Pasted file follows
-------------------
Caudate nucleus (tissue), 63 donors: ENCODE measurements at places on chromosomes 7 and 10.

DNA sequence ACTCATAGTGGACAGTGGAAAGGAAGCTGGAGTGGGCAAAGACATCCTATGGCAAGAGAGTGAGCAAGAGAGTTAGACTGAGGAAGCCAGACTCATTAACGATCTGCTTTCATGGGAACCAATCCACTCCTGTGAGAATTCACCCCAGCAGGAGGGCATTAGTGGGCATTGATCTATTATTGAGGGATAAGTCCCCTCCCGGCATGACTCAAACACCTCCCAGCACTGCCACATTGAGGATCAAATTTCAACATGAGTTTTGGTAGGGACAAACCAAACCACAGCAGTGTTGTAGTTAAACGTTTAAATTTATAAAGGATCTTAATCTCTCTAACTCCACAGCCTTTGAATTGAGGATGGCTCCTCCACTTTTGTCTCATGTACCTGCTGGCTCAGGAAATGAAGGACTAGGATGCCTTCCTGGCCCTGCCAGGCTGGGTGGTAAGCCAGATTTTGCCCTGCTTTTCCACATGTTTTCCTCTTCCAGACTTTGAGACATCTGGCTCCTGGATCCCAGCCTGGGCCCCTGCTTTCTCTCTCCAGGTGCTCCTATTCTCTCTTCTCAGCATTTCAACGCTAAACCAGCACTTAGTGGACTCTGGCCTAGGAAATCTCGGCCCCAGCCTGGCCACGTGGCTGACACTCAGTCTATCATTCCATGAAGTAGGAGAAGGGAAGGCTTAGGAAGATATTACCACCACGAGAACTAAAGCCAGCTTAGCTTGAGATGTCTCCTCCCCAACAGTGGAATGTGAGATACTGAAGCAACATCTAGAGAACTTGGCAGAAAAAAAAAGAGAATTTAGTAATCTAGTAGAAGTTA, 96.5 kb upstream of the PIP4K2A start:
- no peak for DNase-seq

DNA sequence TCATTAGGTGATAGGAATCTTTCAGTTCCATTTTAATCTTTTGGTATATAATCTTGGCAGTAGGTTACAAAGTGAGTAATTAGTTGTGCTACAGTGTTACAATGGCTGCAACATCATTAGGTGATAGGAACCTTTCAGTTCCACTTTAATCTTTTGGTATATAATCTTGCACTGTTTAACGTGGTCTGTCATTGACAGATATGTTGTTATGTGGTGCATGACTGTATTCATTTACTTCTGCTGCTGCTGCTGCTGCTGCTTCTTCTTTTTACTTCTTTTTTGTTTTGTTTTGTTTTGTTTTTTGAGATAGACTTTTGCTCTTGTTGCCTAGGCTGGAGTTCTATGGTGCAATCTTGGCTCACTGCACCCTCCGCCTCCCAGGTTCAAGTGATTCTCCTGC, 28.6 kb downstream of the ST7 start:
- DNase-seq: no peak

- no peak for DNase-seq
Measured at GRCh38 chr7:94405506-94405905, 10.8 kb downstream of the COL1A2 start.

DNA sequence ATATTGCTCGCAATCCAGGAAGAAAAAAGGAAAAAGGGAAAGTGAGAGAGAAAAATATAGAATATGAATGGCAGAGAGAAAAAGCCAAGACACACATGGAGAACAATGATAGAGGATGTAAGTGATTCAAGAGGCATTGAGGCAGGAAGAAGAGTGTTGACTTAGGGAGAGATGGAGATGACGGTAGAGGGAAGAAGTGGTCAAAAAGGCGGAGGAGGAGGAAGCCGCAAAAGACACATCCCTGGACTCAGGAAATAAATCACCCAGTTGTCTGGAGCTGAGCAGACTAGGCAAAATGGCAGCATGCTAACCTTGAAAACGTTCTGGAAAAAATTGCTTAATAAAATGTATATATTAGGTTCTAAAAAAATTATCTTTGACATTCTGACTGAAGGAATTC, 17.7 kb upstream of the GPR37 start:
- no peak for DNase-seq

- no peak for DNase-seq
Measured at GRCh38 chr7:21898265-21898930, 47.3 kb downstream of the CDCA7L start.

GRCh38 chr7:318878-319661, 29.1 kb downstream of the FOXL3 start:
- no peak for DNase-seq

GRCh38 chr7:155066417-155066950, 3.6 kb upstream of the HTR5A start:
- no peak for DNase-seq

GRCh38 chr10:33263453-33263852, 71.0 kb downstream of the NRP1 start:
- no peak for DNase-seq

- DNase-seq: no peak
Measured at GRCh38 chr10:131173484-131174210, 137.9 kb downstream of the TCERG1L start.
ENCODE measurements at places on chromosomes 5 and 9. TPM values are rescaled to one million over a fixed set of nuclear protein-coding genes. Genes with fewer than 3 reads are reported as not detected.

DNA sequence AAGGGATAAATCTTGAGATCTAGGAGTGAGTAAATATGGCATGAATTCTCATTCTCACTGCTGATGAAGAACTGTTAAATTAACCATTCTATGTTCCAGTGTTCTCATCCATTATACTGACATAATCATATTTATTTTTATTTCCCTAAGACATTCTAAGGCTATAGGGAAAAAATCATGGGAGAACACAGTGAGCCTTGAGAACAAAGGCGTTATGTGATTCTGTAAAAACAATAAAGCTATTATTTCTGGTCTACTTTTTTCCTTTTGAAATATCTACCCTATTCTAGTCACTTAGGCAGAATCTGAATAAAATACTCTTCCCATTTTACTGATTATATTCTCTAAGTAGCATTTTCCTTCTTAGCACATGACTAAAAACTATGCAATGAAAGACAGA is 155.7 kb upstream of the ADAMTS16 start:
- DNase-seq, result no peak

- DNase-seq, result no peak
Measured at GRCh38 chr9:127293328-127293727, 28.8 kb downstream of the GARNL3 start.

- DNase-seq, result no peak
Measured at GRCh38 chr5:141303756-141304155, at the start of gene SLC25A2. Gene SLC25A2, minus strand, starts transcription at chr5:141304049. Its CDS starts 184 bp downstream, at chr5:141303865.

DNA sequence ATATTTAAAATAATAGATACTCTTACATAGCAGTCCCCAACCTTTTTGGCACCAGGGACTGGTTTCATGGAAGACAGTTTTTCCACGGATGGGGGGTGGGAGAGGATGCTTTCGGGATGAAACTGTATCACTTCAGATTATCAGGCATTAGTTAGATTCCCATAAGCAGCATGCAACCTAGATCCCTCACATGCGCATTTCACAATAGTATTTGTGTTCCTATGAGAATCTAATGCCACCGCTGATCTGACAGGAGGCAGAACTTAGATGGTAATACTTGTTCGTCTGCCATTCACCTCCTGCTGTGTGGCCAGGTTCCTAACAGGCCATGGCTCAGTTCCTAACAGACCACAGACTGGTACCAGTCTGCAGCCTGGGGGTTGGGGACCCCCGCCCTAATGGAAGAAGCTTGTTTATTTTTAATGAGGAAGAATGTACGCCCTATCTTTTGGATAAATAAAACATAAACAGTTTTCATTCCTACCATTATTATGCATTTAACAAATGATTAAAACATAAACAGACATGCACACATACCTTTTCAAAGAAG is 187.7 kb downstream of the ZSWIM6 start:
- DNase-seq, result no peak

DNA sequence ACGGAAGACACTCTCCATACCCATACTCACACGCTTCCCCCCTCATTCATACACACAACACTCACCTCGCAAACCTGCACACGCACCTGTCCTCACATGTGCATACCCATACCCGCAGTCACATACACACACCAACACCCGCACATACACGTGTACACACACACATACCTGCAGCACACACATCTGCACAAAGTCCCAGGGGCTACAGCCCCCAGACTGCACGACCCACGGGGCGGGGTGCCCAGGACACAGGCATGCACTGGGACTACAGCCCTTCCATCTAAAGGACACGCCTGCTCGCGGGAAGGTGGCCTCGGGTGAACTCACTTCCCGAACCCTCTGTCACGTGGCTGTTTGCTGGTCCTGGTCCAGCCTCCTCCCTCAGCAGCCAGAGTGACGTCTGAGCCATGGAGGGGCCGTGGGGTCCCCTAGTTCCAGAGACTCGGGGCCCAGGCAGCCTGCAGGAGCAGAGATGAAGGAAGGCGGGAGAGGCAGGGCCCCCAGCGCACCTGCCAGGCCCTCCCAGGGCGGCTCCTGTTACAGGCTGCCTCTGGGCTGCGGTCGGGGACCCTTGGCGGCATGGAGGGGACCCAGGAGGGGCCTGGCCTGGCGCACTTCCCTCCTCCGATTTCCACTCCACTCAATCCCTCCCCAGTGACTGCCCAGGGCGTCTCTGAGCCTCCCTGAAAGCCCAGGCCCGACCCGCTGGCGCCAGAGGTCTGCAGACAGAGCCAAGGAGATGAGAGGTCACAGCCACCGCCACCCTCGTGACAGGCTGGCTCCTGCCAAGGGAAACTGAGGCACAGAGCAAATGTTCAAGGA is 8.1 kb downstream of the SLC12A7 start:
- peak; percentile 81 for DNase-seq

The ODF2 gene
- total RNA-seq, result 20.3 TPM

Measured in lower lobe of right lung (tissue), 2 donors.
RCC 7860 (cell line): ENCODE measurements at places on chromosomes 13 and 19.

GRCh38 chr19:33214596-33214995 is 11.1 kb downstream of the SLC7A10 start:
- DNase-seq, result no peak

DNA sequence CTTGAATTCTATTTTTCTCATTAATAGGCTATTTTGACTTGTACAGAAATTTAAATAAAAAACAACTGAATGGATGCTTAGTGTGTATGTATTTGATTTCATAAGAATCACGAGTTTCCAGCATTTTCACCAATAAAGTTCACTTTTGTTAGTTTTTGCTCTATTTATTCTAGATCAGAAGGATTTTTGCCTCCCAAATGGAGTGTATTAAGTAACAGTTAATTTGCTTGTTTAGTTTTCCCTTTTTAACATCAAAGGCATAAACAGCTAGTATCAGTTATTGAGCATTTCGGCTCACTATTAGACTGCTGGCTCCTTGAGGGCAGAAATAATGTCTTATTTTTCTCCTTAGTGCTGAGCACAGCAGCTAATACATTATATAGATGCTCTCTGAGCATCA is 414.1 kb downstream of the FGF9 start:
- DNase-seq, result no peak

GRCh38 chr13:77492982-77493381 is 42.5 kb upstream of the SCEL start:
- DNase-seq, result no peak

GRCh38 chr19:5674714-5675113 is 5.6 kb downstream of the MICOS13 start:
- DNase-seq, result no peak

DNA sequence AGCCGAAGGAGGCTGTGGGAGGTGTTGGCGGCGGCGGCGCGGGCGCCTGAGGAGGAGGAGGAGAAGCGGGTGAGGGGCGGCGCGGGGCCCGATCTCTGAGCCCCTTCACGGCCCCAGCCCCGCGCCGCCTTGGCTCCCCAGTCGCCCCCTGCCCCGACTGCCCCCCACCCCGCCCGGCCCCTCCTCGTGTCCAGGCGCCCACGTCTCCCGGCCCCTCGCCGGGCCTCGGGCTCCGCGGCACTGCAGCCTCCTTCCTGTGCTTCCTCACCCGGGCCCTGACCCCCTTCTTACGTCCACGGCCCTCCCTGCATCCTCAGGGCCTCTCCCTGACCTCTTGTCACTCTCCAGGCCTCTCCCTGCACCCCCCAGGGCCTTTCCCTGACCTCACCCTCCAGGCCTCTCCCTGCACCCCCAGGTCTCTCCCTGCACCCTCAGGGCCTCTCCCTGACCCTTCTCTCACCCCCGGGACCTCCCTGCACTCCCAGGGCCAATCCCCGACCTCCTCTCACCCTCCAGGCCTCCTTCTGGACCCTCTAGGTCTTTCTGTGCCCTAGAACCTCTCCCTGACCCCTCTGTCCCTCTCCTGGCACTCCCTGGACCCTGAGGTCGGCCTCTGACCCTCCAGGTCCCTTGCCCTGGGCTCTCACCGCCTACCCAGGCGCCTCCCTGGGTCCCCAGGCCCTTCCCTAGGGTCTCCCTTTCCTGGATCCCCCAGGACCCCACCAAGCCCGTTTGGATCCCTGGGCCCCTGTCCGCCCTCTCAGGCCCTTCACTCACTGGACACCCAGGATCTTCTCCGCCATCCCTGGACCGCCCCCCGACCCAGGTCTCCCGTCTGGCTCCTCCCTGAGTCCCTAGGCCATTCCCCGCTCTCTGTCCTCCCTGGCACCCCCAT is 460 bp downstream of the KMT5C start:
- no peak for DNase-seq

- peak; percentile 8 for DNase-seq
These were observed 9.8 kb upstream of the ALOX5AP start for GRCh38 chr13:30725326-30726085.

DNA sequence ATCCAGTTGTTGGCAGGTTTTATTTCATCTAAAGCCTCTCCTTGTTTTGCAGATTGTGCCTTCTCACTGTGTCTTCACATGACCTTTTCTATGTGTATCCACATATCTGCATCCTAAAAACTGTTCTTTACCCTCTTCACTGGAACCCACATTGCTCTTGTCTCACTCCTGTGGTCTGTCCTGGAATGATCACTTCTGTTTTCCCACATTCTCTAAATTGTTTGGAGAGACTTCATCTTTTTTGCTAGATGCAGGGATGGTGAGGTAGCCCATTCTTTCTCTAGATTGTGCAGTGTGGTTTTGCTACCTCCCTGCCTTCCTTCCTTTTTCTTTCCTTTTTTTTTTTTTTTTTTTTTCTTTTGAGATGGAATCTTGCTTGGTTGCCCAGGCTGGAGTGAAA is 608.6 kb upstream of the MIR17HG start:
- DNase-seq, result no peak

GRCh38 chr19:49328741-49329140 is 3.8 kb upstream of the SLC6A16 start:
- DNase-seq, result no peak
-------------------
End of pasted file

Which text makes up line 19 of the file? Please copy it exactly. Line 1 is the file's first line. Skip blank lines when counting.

Measured at GRCh38 chr10:131173484-131174210, 137.9 kb downstream of the TCERG1L start.